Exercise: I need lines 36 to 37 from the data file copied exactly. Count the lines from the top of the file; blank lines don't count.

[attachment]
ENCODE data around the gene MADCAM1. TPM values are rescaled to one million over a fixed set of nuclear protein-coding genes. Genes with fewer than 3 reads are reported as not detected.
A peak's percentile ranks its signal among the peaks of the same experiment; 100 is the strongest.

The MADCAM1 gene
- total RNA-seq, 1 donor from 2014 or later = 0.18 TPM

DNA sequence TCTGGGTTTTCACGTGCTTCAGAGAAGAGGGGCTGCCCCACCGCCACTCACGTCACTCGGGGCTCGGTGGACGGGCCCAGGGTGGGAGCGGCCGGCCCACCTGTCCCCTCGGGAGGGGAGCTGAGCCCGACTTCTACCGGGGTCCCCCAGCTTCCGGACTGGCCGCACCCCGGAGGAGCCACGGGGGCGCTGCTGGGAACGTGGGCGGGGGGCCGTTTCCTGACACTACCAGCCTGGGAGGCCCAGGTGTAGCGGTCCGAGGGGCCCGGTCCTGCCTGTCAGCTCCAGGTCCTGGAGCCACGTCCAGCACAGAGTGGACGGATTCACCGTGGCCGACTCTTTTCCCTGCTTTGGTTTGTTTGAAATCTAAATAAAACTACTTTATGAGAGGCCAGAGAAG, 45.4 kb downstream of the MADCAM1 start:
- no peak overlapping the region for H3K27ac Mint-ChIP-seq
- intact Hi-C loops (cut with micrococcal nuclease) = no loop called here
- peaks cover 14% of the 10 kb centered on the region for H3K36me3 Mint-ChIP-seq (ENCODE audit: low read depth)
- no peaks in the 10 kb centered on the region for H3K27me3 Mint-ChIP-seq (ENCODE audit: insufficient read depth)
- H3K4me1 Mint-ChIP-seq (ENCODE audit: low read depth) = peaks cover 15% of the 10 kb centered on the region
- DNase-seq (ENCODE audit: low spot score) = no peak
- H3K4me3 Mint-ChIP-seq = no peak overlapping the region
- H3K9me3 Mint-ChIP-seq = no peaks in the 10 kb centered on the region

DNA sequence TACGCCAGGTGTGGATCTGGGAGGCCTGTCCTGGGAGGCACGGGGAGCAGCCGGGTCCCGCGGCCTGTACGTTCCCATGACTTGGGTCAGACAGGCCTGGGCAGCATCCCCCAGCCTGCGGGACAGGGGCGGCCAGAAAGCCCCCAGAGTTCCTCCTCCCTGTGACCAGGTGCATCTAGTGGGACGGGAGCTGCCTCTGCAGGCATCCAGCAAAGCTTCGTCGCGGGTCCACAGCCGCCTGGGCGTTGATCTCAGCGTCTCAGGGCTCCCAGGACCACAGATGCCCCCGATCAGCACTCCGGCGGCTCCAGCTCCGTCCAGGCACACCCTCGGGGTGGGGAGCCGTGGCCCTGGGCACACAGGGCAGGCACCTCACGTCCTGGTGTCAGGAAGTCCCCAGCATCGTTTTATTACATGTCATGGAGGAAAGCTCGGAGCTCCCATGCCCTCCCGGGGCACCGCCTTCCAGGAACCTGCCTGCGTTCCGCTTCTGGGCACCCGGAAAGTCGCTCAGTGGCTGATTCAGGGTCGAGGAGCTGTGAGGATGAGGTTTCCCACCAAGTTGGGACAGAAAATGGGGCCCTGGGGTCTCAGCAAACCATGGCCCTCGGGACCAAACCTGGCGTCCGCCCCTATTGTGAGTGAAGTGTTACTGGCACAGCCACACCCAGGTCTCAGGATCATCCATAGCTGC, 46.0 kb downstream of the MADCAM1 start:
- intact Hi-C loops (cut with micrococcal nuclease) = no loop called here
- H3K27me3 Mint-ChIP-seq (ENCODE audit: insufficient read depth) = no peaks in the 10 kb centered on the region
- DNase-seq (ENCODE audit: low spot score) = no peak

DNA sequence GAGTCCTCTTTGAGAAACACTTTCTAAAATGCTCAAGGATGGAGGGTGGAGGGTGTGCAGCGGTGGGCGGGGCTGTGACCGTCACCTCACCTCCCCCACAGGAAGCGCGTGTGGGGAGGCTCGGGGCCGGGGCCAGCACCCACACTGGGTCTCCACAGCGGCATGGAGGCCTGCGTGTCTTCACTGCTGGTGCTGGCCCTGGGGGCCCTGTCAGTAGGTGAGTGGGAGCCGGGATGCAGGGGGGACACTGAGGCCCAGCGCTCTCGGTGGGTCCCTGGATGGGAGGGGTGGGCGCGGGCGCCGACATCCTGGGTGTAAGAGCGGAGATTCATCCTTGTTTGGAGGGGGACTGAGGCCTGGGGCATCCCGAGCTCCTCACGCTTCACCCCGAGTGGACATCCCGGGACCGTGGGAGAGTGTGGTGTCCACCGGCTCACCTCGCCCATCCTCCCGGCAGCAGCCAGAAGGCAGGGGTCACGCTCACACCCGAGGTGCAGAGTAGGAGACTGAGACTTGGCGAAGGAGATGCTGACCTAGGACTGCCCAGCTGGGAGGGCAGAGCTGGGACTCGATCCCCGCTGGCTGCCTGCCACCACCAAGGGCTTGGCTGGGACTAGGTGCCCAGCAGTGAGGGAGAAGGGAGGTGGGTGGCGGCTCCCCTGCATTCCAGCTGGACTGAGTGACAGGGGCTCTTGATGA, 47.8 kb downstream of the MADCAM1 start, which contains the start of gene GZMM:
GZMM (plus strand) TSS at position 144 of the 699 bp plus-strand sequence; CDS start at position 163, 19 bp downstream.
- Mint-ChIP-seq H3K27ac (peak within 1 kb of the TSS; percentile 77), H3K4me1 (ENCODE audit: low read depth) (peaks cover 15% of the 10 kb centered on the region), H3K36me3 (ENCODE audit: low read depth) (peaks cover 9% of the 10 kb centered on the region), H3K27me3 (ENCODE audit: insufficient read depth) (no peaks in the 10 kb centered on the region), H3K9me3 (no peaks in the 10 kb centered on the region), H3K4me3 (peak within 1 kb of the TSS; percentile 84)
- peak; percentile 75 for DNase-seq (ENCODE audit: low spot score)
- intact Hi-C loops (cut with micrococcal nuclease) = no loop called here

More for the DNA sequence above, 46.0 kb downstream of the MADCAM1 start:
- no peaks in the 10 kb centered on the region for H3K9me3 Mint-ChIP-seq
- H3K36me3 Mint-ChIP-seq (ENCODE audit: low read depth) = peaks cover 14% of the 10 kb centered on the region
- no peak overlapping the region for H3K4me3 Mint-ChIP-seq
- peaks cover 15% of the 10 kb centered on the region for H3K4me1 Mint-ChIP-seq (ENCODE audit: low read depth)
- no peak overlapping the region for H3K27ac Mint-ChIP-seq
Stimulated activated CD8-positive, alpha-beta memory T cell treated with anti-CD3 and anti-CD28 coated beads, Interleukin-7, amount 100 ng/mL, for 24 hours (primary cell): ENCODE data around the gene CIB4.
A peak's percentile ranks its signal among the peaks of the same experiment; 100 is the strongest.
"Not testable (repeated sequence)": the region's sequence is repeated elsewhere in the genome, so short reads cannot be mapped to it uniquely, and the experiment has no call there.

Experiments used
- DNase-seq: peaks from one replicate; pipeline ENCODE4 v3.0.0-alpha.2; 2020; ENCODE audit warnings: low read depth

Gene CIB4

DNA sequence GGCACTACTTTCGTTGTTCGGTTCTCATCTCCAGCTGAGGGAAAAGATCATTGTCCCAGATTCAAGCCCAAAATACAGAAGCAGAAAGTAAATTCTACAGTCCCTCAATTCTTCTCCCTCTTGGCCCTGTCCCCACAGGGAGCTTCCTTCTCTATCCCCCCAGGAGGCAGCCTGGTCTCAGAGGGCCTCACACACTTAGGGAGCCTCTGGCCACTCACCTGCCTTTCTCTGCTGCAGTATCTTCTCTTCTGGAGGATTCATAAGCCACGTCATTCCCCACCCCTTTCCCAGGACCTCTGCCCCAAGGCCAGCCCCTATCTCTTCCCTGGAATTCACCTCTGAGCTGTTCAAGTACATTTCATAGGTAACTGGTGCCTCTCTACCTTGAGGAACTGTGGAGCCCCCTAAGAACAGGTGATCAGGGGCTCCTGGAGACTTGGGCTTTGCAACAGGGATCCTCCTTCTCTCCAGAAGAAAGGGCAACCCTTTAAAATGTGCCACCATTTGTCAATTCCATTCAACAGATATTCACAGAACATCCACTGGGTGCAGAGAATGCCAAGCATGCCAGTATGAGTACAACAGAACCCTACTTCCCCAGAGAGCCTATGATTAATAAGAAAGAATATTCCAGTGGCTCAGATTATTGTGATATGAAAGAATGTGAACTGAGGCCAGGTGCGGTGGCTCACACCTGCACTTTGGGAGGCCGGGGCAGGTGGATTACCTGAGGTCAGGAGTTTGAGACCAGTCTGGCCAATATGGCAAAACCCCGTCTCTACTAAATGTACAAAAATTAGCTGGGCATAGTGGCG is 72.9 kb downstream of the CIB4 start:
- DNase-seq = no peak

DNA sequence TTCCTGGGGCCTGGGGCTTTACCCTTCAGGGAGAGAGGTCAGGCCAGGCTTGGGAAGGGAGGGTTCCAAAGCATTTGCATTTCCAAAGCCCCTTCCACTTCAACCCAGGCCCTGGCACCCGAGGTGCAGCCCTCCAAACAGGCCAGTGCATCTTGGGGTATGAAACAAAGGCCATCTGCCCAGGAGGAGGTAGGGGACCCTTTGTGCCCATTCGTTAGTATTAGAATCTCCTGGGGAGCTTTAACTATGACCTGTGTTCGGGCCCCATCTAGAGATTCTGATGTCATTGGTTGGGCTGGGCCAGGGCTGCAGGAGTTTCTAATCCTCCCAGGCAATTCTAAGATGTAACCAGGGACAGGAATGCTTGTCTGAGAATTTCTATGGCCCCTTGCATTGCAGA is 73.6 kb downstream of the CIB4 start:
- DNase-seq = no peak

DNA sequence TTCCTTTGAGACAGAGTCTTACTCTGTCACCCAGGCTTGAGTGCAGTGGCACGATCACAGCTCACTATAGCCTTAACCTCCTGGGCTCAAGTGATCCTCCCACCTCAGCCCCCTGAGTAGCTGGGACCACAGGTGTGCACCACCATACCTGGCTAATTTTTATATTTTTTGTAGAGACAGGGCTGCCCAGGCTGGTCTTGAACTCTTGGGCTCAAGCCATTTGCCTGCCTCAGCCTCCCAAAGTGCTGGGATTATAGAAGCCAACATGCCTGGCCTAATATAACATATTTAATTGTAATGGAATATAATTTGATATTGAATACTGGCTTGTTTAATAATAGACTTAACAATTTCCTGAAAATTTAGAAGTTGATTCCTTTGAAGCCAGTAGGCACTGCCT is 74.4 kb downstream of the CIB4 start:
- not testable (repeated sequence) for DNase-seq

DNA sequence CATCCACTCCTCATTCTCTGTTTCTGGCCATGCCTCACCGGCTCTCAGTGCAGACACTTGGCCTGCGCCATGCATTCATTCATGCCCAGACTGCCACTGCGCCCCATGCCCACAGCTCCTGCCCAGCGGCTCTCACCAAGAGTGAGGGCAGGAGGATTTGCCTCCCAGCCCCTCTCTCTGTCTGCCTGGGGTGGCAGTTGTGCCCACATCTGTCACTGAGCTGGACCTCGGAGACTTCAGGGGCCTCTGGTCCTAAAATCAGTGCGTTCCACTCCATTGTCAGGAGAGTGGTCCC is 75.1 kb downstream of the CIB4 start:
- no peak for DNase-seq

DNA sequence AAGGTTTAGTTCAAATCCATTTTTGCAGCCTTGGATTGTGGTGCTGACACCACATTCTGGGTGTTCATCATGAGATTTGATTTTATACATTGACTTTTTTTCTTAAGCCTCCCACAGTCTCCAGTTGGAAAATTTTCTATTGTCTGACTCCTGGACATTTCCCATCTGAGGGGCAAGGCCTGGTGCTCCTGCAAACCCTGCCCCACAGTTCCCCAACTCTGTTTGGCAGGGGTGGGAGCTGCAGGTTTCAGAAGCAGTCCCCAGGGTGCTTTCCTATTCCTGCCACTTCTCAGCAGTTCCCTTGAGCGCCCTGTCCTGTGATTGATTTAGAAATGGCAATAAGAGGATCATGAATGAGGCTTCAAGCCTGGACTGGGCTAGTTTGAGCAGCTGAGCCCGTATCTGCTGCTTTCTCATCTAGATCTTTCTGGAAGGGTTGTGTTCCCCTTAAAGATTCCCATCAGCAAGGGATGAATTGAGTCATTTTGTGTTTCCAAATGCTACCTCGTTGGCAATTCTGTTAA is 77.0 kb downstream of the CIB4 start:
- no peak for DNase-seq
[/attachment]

- DNase-seq = no peak

DNA sequence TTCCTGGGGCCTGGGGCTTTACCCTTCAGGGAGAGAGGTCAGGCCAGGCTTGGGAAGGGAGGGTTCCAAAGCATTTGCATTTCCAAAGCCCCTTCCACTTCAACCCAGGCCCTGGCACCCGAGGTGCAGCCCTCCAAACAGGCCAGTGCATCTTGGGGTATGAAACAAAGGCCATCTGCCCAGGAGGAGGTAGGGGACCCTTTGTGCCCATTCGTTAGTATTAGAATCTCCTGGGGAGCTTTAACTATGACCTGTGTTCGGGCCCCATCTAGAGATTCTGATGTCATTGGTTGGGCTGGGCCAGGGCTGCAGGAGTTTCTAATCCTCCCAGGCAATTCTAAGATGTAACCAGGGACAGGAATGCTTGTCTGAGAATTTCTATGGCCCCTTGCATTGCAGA is 73.6 kb downstream of the CIB4 start: